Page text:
Scientific NameMicropterus dolomieu
IdentificationSmallmouth bass (horizontal). Photo courtesy of Drew Gregory.Smallmouth bass (vertical). Photo courtesy of Drew Gregory.Smallmouth bass (showing maxilla) caught in Lake Berryessa Reservoir in March 2009 by Teejay O'Rear. Photo by Amber Manfree.Juvenile basses. Photos courtesy of Patrick Crain and Scott Matern.
- Streamlined body
- Mouth does not reach hind margin of the eye
- Greenish brown to bronze body, occasionally with faint vertical bars of dark mottling and a white belly
- 3 dark, faintly iridescent bands radiate from the eye
- Young are darker with a tricolor tail
- 13-15 dorsal, 10-12 anal, and 16-18 pectoral fin rays
- 9-10 dorsal and 3 anal fin spines
- 66-78 scales on the lateral line
- Small scales on cheek in 14 or more rows and near the base of the dorsal and anal fins
Smallmouth Bass are most common in large, clear lakes and cool, clear streams with large amounts of cover. In streams they prefer complex habitat with a variety of pools, riffles, runs, rocky bottoms, and overhanging trees, while lake populations concentrate in narrow bays along shore where rocky shelves project under water. Optimal water temperature differs with age as adults tend to stay in areas 25-27°C, while younger fish prefer areas 29-31°C, reflecting their more shallow water environment. Regardless of age, however, temperatures greater than 35°C are metabolically stressful and temperatures over 38°C are lethal. Smallmouth Bass are also restricted in their habitat choice by the amount of dissolved oxygen in the water. While they can survive in areas with 1-3 mg of oxygen per liter they require at least 6 mg/L for normal growth rates. Juveniles and populations in crowded lakes may school, but this is rare and the majority are solitary hunters that stalk around some kind of submerged debris. This will localize populations to such a degree that several reproductively independent groups can exist within a single lake. Foraging occurs throughout the day but is most intense in the evening and the early morning. Crustaceans and aquatic insects make up the majority of a Smallmouth Bass’s diet until it reaches 3-5 cm TL, at which point crayfish and fish become more important. By the time an individual reaches 10-15 cm TL these larger food items will dominate the diet. Smallmouth Bass are opportunistic, however, and insects, amphibians, and small mammals are not uncommon sources of food.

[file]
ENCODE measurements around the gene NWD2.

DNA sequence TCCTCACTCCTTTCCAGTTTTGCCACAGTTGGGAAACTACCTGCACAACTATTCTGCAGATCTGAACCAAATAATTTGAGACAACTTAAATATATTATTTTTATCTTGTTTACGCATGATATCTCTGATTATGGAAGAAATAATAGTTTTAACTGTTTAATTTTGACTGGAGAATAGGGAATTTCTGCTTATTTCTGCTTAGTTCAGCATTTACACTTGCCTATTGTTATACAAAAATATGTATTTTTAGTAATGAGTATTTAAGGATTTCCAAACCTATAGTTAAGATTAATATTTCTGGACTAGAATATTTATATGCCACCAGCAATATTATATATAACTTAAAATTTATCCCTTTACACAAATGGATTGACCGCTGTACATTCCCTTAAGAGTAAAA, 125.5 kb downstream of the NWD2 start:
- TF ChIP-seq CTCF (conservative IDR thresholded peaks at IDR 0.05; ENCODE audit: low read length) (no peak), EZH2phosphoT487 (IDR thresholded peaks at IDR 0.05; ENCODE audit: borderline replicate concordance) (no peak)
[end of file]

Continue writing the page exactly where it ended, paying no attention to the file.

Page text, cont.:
Smallmouth Bass reach maturity in their third or fourth spring at which point they move into more shallow water. Spawning begins in May and can continue into June or July. Males construct nests 30-60 cm in diameter, preferably in rubble, gravel, or sand 1 m deep with submerged logs, boulders, and other submerged objects acting as cover. This is only the optimal environment, however, and nests can be found on a variety of substrates varying in depth from 0.5 m to 5 m. These nests may be built close together but they are not colonial and males will defend the nests against other males as vigorously as they would against predators. Spawning is initiated by a female repeatedly swimming by a nest, changing colors, and keeping her head down in a mating posture. Eventually the pair circle the nest with the male nipping at the female and the female occasionally rubbing her abdomen on the nest floor. The pair will then settle into the nest and release their eggs and milt simultaneously. Smallmouth Bass are mostly monogamous but the larger fish spawn earlier in the season and may have the opportunity to spawn again. Each female may release 2,000-21,000 eggs into her nest. The males guard the embryos and fan water over them to provide more oxygen. After hatching it will take 1-2 weeks before fry become free swimming, and the male will still guard them for another 1-4 weeks after that until they are too active to be herded. At 2-3 cm TL the young will disperse to shallow water where high mortality rates are suffered due to predation and high stream flows. Those that survive generally grow to between 6 cm and 18 cm in their first year, and 25-41 cm in their fourth, with stream populations growing at a decidedly slower rate. The largest individual on record weighed 4.1 kg.
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